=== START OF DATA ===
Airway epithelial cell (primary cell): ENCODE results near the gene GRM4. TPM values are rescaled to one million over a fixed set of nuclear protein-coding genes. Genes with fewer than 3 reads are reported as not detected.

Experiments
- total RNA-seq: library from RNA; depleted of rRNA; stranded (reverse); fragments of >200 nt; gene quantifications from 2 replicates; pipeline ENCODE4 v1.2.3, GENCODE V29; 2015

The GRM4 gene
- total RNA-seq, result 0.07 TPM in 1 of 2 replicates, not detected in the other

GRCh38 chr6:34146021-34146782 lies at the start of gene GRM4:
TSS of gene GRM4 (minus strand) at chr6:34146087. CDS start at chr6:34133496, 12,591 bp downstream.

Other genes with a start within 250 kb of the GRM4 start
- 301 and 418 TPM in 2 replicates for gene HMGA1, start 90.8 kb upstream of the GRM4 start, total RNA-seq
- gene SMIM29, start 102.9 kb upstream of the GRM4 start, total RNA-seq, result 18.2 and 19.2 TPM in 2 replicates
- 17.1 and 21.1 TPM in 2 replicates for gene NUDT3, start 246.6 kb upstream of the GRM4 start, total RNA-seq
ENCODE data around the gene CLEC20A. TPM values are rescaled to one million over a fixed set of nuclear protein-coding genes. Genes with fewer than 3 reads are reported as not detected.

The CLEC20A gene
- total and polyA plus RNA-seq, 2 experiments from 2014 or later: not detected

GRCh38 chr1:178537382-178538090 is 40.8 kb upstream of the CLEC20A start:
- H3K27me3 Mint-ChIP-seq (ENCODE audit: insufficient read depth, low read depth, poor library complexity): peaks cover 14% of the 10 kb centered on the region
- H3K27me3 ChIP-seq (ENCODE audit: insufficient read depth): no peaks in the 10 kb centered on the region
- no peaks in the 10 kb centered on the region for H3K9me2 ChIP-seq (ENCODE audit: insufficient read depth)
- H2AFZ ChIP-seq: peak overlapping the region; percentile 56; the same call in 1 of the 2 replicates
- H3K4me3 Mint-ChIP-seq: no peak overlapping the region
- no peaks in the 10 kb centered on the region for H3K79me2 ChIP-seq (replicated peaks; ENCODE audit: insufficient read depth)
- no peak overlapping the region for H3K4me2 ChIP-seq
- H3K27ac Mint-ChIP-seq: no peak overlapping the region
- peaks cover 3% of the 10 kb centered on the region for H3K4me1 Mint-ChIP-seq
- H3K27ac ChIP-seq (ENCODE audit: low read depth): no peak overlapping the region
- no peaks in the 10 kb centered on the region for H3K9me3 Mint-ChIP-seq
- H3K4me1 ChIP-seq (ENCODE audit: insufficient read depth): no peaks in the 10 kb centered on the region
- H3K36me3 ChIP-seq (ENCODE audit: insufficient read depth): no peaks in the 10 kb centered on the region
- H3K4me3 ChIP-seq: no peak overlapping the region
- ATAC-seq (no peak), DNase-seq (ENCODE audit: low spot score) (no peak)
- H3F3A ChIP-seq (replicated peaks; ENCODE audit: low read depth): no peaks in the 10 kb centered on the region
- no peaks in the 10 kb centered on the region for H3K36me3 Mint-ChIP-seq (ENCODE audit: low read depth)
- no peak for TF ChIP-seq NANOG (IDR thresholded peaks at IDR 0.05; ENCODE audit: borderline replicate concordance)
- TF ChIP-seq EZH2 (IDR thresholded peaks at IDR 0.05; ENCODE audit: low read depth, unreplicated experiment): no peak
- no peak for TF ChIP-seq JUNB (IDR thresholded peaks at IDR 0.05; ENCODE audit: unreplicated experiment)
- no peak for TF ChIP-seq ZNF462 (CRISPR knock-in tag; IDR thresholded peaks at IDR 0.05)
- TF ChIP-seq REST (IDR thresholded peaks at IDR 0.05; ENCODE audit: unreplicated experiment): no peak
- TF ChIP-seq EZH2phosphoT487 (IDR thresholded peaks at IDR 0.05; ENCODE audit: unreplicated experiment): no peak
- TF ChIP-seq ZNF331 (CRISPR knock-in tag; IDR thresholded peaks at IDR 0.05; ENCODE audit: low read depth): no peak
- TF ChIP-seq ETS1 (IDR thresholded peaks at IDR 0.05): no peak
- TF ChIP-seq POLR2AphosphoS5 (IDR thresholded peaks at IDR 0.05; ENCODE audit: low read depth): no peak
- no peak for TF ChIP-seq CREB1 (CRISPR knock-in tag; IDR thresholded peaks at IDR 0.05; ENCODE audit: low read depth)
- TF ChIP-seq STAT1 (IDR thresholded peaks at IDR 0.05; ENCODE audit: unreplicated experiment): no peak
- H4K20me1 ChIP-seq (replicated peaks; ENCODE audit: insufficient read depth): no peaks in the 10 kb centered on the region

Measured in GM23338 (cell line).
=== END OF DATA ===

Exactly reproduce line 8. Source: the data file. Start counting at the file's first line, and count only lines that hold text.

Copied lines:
Other genes with a start within 250 kb of the GRM4 start